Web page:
Greetings, Readers ~
Having recently rented an apartment to accommodate the return of my 18-year old daughter who is home on summer break from college, we are in a process of change right now. She’s been living in a dorm room on her university campus all year. She grew up quite a bit during the time she was away. There is a new wisdom about her, even at her still-young age. She knows a lot more about college-type subjects (like Math and Psychology). Our conversations are more mature than they were last year. Between college and my teaching throughout her childhood, I thought she had developed many of the major skills that she needs for life in general.
A few nights ago, she was warming up some left over Mexican food from a restaurant. It was encased in tin foil, so she decided to pop it in the microwave and heat it up. I was gone with some friends that night. Otherwise, I would have run into the kitchen yelling, “Nooooooooo!” I discovered the mishap while heating my coffee the next morning.
To get ahead on her degree, she signed up for 17 credits at a local college over her summer break. I entered her room and watched her studying for a few moments. She finally noticed me there. Brushing her long red hair from her face, she gave me a nod that I recognized as, “What’s up?”
“W-h-a-t happened to the microwave?” I was calm, but curious how a brand new microwave could suffer such a scar in the one night I had been gone. School and medical bills were the financial priority, and that would be the case for a while. There was no room for appliance failures in our budget.
She was hesitant to tell me what she had done. After her explanation of the 3-seconds-and-then-it-caught-on-fire, she gave me a worried look and asked, “I ate the food anyway. Is that going to hurt me?”
It was then I realized that my offspring, though I had struggled through her childhood to teach her everything I knew about the general topics, had absolutely no clue that metal and microwaves do not mix. I decided that life skills should be a requirement in college, just in case us parents miss something during their formative years. I had a checklist during her youth. I thought I had covered all things “need-to-know”, but one takes for granted the obvious topics, such as tin foil and microwaves.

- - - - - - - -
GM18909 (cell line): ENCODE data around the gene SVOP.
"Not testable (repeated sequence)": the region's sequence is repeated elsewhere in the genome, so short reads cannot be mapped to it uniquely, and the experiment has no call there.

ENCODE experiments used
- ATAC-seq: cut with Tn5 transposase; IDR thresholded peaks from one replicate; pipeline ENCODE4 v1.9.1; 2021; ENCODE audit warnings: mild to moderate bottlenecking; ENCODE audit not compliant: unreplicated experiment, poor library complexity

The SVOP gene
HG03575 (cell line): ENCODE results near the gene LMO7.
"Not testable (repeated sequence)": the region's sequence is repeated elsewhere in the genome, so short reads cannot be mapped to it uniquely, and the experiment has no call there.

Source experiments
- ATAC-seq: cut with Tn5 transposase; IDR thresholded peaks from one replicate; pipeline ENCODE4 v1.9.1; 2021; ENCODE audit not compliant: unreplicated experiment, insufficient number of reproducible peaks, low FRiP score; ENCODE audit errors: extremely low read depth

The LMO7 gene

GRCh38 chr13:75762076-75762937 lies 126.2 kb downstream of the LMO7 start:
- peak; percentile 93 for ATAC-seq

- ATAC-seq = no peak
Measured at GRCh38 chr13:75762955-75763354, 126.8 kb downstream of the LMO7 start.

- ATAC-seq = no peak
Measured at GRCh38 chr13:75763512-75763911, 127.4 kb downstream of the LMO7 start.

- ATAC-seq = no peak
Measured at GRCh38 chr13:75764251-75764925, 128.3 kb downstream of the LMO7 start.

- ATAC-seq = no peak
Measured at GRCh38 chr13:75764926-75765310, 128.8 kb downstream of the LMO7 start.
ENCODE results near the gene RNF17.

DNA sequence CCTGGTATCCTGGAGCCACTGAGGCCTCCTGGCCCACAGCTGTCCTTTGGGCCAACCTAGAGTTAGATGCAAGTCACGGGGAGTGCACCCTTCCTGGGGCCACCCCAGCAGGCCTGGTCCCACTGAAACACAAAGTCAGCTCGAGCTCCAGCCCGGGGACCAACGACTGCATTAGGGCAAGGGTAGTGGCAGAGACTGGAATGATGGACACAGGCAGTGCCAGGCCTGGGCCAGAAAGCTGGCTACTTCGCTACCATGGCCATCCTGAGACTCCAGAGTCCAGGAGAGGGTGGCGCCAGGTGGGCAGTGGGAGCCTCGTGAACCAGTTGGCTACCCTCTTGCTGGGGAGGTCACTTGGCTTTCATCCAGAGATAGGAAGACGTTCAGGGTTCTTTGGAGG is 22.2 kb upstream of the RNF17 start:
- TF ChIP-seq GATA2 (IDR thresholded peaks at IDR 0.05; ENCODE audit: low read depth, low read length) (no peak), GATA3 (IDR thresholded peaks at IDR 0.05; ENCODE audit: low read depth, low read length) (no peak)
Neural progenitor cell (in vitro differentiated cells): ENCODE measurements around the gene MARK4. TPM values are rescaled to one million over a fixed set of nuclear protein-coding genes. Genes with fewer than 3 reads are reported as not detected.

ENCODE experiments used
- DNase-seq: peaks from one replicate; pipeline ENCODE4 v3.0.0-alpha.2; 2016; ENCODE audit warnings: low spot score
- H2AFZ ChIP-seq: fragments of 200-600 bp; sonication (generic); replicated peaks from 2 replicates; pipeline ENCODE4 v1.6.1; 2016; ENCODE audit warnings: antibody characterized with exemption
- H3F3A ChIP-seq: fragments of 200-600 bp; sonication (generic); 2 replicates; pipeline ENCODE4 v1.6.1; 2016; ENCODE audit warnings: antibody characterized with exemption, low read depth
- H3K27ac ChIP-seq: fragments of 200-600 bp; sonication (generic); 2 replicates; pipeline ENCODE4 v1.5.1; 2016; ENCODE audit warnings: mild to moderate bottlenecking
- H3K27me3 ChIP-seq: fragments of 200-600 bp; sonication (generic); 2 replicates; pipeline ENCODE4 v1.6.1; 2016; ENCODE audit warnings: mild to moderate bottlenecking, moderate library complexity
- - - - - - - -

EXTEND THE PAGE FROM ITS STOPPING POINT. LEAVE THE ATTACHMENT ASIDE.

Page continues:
“It will be okay,” I said as I explained to her that we do not use anything that contains aluminum or metal or silverware in a microwave.
I exited her room and hastily went over my “teach her these things” childhood checklist in my mind.
* Be kind to others – check.
* Stay in school – check.
* Develop your talents – check.
* Don’t leave the toaster plugged in – check.
* Eat healthy foods – check.
Dress appropriately; choose good friends; be leery of men who only want to use you – check, check, check.
Then I realized I had not taught her anything about the refrigerator. Is there something to teach kids about the refrigerator? I panicked. What about tin foil – can that damage a refrigerator? What about the washer and dryer? What if she plugs too many things into one outlet? My heart was racing. I became overwhelmed at the thought of all the many things I may have missed over the years.
Settling myself down, I took a deep breath and had an epiphany. I have done the best I could do over many years of child rearing, most of those years were with no father involved monetarily or otherwise. There was a tin foil incident as it relates to the microwave, and that is a pretty benign lesson to learn going into adulthood. I had done okay with her, and she is performing pretty well.
The only thing that may not have survived the misstep of my checklist is the microwave. Though it may cost me a bit to replace, it can be replaced. The lesson this taught her will stay with her through a lifetime.
Tin foil and microwaves will be a reminder to me that in the end, I have done alright, especially considering the many challenges we have faced together over her youth. We have arrived at a pretty good place, she and I. Though, it may be a while before we can heat up food without involving the stove.
Just remember that we all made a few of those mistakes on our way to adulthood – in my case, one of the most memorable was a blender, a hunk of parmesan cheese, and an ill-fated attempt to grind the parmesan with said blender that resulted in blender shrapnel all over the kitchen. It’s just that most of those happened with our appliances – not our parents’.
You should write the p-cheese story, JZ. That is hilarious!
There is a small one in the basement if you need one. The refrigerator? Don’t store anything acidic (tomato juice, vinegar, etc.) in a tin container, even if it is the one it came in. Oh, and I found some moldy bacon in the back of mine today, so that would be another one. Now that I think about it, there are so many things . . . like the time my granddaughter decided to make Kraft macaroni and cheese and thought that after the pasta part was cooked she was supposed to put the butter and cheese in the pan before she drained the water from the macaroni. She knows how to make mashed potatoes, and pumpkin pies. Is that going to be enough to get her by? Just asking . . .
Oh man, now I am freaked out again! So much to teach them 🙂